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Topic: Bush: Give School Funds to Parents
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Jerry P. Becker

Posts: 13,291
Registered: 12/3/04
Bush: Give School Funds to Parents
Posted: Sep 4, 1999 10:44 AM
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From Washington Post, Friday, September 3, 1999; Page A01.

[See http://www.washingtonpost.com/wp-srv/feed/articles/a13231-1999sep3.htm ]

Bush Proposes Giving School Funds to Parents

By William Booth
Staff Writer

Los Angeles, Sept. 2 -- Republican presidential candidate George W. Bush
vowed today that his administration would strip federal funding from
failing public schools "that cheat poor children" and give the money to
parents to pay for tutors or to help transfer their children to other
schools, including private ones.

Although Bush never used the hot-button word "vouchers," the proposal he
outlined today employs some of the elements of one of the most
controversial ideas in American education, and it drew immediate fire from
voucher opponents.

The concept behind vouchers is to allow parents to use their tax dollars to
send their children to private schools, including religious ones. Bush's
voucher program would allow only some students in some failing schools to
use some federal funds.

"In my administration, federal money will no longer flow to failure," the
Texas governor said.

Since he began campaigning for the GOP nomination in June, Bush had avoided
providing detailed policy proposals on major issues, saying that would come
in the fall. Today's back-to-school address marks the beginning of that
process for the front-running Republican -- and he chose an issue that he
has made a top priority in Texas. Moreover, education consistently tops the
list of concerns expressed by the national electorate.

Before a luncheon audience at the Latino Business Expo in downtown Los
Angeles, Bush also said that he would transform the Head Start program,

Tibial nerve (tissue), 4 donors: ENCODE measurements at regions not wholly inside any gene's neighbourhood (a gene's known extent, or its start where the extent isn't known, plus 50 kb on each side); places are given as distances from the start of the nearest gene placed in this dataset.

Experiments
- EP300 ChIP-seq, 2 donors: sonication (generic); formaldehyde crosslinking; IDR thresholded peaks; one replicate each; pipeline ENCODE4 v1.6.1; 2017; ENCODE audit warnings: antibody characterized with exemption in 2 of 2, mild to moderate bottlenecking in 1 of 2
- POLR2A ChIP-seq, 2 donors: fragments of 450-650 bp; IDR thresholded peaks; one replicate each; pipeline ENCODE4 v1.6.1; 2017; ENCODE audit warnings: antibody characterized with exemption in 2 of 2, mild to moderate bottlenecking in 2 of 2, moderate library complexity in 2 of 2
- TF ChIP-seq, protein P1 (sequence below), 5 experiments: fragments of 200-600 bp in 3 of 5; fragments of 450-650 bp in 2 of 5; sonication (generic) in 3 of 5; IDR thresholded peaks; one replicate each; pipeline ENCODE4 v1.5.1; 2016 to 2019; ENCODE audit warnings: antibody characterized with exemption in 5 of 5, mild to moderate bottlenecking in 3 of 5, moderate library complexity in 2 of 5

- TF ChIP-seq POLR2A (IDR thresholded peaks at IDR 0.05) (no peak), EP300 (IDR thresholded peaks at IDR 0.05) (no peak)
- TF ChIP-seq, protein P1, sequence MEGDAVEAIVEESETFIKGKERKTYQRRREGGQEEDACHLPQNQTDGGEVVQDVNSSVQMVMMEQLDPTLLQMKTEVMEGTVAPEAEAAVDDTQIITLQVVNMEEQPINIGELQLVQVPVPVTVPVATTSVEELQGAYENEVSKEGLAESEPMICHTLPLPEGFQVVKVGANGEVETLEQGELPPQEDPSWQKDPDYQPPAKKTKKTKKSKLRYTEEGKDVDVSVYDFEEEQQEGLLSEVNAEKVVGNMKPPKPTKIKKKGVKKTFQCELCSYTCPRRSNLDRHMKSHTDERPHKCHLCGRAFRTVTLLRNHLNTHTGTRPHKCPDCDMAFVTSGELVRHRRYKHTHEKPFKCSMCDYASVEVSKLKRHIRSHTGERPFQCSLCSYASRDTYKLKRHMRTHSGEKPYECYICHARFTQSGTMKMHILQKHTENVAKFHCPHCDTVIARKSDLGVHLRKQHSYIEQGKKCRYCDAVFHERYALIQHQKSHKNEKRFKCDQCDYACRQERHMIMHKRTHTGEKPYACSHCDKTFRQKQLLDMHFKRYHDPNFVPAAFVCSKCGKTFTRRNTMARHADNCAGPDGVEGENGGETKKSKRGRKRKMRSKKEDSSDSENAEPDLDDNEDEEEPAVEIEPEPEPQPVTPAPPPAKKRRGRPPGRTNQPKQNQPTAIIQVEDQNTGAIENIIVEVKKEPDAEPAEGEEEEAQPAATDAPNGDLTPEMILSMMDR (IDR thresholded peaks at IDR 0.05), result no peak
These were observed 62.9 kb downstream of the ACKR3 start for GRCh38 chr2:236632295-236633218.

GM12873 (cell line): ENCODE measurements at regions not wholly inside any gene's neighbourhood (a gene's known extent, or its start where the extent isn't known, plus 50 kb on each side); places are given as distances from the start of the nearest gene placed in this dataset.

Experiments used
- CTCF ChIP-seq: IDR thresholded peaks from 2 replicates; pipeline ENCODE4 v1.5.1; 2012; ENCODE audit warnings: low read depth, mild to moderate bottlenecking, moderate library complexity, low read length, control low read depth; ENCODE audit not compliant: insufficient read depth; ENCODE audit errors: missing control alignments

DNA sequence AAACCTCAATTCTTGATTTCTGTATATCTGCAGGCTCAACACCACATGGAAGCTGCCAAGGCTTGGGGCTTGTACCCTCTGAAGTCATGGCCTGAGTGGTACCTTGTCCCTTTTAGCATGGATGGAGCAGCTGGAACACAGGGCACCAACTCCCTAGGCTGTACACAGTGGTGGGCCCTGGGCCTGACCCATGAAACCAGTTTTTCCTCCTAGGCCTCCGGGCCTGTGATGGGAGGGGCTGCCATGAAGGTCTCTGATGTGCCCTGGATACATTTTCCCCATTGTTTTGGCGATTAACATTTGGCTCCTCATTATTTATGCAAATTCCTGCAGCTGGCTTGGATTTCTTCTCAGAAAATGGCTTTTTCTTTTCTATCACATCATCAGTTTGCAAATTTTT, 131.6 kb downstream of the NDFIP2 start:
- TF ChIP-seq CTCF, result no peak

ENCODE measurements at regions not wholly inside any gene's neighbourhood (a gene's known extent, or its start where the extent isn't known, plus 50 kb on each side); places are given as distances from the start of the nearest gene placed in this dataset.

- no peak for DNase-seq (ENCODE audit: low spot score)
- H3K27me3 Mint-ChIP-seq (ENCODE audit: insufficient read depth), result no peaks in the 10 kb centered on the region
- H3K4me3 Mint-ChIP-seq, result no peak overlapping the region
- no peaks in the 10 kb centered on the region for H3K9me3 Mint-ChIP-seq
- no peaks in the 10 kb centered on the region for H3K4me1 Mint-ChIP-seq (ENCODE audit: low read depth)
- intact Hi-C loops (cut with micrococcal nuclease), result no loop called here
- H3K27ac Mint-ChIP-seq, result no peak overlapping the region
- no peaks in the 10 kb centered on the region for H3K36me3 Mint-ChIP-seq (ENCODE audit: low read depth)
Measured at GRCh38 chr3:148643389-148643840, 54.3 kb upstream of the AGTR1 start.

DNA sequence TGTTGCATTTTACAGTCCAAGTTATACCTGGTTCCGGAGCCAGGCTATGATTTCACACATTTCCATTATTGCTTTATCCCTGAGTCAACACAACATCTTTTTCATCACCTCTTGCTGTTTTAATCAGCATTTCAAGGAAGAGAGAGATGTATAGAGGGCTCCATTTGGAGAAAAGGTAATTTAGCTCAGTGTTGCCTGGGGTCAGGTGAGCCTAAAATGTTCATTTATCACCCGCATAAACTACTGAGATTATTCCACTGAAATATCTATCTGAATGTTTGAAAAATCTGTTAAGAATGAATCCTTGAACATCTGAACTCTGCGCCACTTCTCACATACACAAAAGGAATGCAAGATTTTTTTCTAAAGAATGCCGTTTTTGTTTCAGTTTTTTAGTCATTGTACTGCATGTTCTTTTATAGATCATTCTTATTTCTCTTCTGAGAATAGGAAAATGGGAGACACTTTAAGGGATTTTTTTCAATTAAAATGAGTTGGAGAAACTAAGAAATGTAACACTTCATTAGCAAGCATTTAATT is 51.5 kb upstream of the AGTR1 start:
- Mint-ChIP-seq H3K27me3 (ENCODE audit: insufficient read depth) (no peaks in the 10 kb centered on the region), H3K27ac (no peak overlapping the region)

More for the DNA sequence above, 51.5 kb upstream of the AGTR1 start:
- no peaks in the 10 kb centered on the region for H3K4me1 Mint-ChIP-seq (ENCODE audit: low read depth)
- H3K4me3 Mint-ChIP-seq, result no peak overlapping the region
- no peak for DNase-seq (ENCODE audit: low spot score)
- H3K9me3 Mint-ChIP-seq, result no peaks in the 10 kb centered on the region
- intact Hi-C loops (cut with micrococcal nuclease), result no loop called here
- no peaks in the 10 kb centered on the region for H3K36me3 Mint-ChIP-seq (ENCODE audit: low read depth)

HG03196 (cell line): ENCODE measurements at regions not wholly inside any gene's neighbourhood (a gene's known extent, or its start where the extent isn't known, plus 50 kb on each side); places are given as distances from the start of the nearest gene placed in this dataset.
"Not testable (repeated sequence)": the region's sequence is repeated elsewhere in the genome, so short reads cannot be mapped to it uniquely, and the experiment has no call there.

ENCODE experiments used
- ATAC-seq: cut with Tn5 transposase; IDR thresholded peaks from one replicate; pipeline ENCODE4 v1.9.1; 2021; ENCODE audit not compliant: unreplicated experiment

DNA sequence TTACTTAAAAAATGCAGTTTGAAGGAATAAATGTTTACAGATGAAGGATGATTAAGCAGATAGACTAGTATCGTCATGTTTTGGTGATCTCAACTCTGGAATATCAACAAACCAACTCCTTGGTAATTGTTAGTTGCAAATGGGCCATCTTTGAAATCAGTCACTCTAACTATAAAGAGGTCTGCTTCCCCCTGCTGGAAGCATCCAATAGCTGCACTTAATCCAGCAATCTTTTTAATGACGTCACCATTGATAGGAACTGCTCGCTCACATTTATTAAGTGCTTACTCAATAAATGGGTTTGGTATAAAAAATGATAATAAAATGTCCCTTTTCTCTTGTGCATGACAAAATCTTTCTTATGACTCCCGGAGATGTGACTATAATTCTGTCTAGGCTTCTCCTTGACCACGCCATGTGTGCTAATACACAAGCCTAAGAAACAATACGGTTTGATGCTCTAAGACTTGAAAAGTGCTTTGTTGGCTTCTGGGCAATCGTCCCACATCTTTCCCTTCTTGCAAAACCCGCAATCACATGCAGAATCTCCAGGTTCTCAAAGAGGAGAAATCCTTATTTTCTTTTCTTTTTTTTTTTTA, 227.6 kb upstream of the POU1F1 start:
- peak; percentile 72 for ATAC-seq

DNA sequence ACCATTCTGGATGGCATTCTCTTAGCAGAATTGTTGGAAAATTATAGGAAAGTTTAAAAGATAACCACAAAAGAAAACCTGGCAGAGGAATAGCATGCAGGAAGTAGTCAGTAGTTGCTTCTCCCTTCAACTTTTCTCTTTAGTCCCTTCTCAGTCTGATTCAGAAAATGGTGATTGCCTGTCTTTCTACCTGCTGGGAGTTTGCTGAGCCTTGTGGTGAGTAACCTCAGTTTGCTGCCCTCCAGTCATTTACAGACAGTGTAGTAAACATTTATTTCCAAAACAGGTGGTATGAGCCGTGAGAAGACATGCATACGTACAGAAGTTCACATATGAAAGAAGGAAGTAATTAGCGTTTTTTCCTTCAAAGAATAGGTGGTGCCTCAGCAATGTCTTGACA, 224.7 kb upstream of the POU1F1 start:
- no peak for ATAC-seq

which serves 840,000 needy preschoolers, from its emphasis on day care into
a literacy program. Finally, Bush endorsed the use of phonics to teach
reading and said "sloppy and trendy" curriculums "focusing on self-esteem
over basic skills" should be abandoned.

Bush's proposals brought an immediate response from Vice President Gore,
who is running for the Democratic nomination. "All the sweet talk in the
world can't hide the fact that George Bush wants to slam the door on the
kids in America's public school system," Gore said. "What little money
would be left for education with his risky Republican tax plan would be
wiped out by his back-door voucher plan."

Bush said the $7.7 billion in federal Title 1 funds, which are earmarked
for disadvantaged schools, would no longer automatically go to those
schools, but would have to be earned. He said each school would test its
students -- using a state exam, not a federal one. Schools that failed to
reach state standards would first be warned, and after three years would
lose Title 1 funds.

Those funds, with other federal moneys, equaling about $1,500 per pupil,
then would be "directly available to parents," Bush said. "This money can
then be used by students for tutoring, for a charter school, for a working
public school in a different district, or for a private school.

"In the best case, these schools will rise to the challenge and regain the
confidence of parents," he said. "In the worst case, we will offer
scholarships to America's neediest children, allowing them to get the
emergency help they should have. In any case, the federal government will
no longer pay schools to cheat poor children."

The $1,500 that would be available to parents under the Bush proposal is
about a quarter of what an average school district spends each year to
educate a child. On average, schools spend about $6,200 per pupil.